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Trump’s ACA Replacement Would Do Much the Same Damage as His Effort to Repeal the Law Through the Courts

April 4, 2019 at 9:30 AM

In calling for higher courts to uphold U.S. District Judge Reed O’Connor’s ruling striking down the Affordable Care Act (ACA), President Trump promised to replace the ACA with legislation that supposedly will lower costs while protecting people with pre-existing conditions, although he now says he won’t seek to pass legislation until 2021. Fortunately, O’Connor’s ruling does not alter health care for now; the ACA remains the law of the land as higher courts consider the issue. Moreover, as legal experts have explained, the legal reasoning behind the decision is extraordinarily weak, leading even committed ACA opponents to predict it will be overturned. But regardless of whether the decision is upheld, the Administration has already promoted its ACA replacement – a plan that would have much the same devastating consequences as the court decision itself.

In the President’s 2020 budget, released just last month, the Administration once again called on Congress to enact legislation modeled on the bill that Senators Bill Cassidy, Lindsey Graham, Ron Johnson, and Dean Heller (“Cassidy-Graham”) introduced in 2017. Senate Republicans have also pointed to the Cassidy-Graham bill as the basis for any future Republican health care legislation. Like the Administration’s push for ACA repeal through the courts, that proposal would:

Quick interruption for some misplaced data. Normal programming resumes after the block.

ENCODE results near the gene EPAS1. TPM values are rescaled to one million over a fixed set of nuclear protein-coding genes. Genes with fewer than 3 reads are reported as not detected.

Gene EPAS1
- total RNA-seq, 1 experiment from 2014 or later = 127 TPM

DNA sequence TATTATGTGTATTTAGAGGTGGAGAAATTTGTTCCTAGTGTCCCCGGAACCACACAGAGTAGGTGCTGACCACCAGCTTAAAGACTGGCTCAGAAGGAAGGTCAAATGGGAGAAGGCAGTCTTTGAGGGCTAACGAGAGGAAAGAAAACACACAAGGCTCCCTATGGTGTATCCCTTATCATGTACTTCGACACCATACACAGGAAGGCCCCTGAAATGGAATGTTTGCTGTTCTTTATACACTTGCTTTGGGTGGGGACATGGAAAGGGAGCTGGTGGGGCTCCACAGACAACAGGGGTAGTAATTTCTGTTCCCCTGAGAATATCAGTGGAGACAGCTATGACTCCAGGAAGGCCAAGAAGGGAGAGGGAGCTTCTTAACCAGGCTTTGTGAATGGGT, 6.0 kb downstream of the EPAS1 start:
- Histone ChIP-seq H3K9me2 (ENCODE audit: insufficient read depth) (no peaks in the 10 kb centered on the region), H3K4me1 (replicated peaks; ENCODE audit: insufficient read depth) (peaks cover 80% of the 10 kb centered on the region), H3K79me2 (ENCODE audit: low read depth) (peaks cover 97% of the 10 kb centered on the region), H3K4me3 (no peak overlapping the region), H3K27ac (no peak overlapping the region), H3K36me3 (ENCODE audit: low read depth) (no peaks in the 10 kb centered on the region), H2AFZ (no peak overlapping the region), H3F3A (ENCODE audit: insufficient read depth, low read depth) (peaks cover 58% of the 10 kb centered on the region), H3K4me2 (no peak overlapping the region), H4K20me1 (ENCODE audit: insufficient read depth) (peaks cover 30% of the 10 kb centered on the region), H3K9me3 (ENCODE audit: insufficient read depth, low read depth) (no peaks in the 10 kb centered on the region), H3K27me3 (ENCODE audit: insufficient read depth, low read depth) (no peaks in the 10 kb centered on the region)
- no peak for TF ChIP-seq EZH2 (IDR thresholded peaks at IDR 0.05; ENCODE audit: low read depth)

• Cause millions to lose coverage. If O’Connor’s ruling took effect, the number of non-elderly Americans without health insurance would rise from about 30 million under current law to 50 million, the Urban Institute estimates. The Cassidy-Graham bill would also leave an estimated 50 million Americans uninsured. And the President’s budget proposes over $700 billion in additional cuts to federal coverage programs, compared to the Cassidy-Graham bill.
  • End nationwide pre-existing conditions protections. The Cassidy-Graham bill would let insurers return to charging higher premiums based on pre-existing conditions, ending the ACA’s nationwide ban on that practice. That’s why patient groups, physicians, hospitals, insurers, experts, and independent fact checkers (for example, here and here) concluded that the bill would restore discrimination based on pre-existing conditions.
  • End other critical consumer protections. The Cassidy-Graham bill would also let health plans return to excluding essential health benefits — such as maternity coverage, mental health care, and substance use treatment — as many plans did before the ACA.
  • End the ACA’s Medicaid expansion. The Cassidy-Graham bill would end the Medicaid expansion to low-income adults outright, replacing it with a temporary, underfunded, and structurally flawed block grant to states.
  • End or sharply cut financial assistance for individual market consumers. The Cassidy-Graham bill would end federal financial assistance (premium tax credits and cost-sharing subsidies) altogether, replacing it, too, with a temporary, underfunded, and structurally flawed block grant to states.
  • Destabilize health care markets. If implemented, O’Connor’s ruling would throw much of the health care system into chaos. Similarly, the Cassidy-Graham legislation would “severely disrupt states’ individual insurance markets, with sharp premium increases and insurer exits likely to occur in the short term and over time,” according to 36 current and former insurance commissioners of both parties.
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